We present a brief outline of Merleau-Ponty's theory of embodiment, and contrast this with the dominant, epistemological (or Cartesian) view of experience. Through the example of a woman who experienced bereavement hallucinations, we try to show how this approach can open up a hermeneutic approach to the experience of hearing voices. An understanding of embodiment can help to counter reductionism, whether biological or social, and dualism (body/mind and mind/society). It is only when we consider the totality of human experience that we can understand its meaning.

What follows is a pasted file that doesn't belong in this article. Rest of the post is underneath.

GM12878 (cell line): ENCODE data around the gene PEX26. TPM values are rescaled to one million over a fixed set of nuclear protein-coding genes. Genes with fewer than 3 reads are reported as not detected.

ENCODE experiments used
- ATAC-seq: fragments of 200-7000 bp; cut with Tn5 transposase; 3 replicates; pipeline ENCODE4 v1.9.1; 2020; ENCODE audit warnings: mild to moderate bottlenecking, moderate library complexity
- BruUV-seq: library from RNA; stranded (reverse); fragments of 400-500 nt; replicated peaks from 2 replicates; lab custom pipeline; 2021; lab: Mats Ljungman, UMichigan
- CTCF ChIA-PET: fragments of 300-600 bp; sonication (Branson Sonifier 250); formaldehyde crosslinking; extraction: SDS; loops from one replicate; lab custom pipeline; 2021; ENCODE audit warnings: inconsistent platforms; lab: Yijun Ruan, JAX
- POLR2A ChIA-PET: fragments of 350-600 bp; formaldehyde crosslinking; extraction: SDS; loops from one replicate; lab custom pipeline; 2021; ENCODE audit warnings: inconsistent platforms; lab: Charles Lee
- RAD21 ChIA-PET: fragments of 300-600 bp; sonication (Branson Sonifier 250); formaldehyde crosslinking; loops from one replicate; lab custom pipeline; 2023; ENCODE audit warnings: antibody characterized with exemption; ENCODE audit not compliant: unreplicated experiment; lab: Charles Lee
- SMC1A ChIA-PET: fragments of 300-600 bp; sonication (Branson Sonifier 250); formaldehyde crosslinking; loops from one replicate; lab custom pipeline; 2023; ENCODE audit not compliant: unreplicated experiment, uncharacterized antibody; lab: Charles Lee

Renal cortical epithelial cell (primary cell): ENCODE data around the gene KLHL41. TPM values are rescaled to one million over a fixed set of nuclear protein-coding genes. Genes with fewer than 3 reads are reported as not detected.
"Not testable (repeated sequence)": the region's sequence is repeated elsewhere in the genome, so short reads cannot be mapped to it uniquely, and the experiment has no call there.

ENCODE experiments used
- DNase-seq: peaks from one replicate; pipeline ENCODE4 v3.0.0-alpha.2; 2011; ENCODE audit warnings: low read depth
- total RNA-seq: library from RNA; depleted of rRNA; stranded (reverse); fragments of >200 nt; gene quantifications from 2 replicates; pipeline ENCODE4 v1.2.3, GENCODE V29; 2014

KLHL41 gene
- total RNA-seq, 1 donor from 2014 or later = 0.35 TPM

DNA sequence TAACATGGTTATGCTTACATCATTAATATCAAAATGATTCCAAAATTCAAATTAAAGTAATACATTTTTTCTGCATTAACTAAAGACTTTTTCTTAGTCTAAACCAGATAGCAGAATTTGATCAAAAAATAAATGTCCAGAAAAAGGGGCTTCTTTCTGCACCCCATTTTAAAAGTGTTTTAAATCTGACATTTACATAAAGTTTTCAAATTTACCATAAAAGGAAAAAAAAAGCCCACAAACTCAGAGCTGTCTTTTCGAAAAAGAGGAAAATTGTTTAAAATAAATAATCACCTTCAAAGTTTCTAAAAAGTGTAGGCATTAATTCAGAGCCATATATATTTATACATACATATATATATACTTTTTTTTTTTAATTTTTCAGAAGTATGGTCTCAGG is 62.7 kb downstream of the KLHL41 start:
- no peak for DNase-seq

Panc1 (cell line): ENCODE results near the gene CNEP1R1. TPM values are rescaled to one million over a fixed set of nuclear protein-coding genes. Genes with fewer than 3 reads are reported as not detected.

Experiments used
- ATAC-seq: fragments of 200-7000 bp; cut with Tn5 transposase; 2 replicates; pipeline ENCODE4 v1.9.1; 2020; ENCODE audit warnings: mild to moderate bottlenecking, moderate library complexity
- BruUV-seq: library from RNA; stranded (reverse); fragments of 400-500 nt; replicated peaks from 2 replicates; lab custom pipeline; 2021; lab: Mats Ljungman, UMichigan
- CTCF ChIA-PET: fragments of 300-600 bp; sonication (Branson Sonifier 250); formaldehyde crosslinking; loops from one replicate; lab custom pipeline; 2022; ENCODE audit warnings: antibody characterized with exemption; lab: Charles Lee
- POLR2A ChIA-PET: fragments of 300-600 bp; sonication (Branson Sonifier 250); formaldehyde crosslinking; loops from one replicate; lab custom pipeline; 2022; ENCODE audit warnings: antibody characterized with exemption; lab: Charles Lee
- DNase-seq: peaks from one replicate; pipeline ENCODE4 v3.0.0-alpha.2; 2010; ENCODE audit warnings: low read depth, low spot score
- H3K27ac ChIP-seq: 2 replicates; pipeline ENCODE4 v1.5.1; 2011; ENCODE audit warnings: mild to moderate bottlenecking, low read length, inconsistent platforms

Hearing voices: A phenomenological-hermeneutic approach